Regulators will need to “step up” to contain any dangers emanating from digital currencies such as Facebook’s planned libra token, but shouldn’t attempt to crush the initiative, according to International Monetary Fund acting MD David Lipton.
“Risks include the potential emergence of new monopolies, with implications for how personal data is monetised; the impact on weaker currencies and the expansion of dollarisation; the opportunities for illicit activities; threats to financial stability; and the challenges of corporates issuing and thus earning large sums of money — previously the realm of central banks. So, regulators — and the IMF — will need to step up.”
He said a simple look at the risks means it “sounds as though it ought to be squelched”, but the development is more complicated.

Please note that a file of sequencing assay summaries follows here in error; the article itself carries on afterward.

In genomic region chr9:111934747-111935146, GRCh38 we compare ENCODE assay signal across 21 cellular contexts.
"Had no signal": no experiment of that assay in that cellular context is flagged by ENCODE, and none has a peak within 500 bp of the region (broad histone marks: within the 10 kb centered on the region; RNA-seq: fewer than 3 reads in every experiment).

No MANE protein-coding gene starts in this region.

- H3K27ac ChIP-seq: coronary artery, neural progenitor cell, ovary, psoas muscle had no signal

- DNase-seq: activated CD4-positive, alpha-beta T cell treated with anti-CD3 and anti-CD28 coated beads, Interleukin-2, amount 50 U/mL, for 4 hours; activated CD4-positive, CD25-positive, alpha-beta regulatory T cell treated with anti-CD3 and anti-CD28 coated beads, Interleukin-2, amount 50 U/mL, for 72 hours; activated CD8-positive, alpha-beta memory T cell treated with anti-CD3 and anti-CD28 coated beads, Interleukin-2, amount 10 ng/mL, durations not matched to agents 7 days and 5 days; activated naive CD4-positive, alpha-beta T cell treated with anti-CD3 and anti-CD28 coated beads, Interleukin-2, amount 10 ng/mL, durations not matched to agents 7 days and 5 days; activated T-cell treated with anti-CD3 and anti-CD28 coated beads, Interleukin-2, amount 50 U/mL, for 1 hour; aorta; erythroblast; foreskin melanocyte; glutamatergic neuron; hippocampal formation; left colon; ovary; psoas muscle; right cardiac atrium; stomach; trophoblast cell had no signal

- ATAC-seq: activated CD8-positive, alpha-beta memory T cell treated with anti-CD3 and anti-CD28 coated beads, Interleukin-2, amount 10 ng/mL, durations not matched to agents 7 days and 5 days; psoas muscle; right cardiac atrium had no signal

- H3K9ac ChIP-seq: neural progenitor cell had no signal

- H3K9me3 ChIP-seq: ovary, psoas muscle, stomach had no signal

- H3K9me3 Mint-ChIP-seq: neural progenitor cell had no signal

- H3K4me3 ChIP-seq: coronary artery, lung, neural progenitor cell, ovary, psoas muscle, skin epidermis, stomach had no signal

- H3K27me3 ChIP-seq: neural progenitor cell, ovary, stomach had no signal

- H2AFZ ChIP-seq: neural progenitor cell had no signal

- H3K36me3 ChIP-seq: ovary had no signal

“We look back at the the history of technology and innovation, and a conclusion is you never know at the beginning how valuable a technology will be,” he said at the French central bank’s Bretton Woods 75th Anniversary Conference in Paris on Tuesday. “It requires experimentation and adaptation over years and often decades.”
Lipton highlighted that privately backed stablecoins are revolutionising the digital payments system, speeding up payments and reducing their costs.
“These new instruments may do for payments what the Internet has done for information: make transactions secure, instantaneous and nearly free.”
The comments from Lipton — who is leading IMF in the interim while Christine Lagarde prepares to take over from Mario Draghi at the European Central Bank — coincide with scheduled testimony of Facebook top executive David Marcus on libra before US congressional committees this week. Digital currencies also are on the agenda of a meeting of Group of Seven finance ministers and central bank chiefs in Chantilly, near Paris, on Wednesday and Thursday.
French finance minister Bruno Le Maire, who was speaking at the same conference and is hosting the G-7 gathering, reiterated his opposition to Libra.
“We cannot let companies, which are serving private interests, gather all the attributes of sovereign states,” he said. “We must act.” — Reported by Zoe Schneeweiss and William Horobin, (c) 2019 Bloomberg LP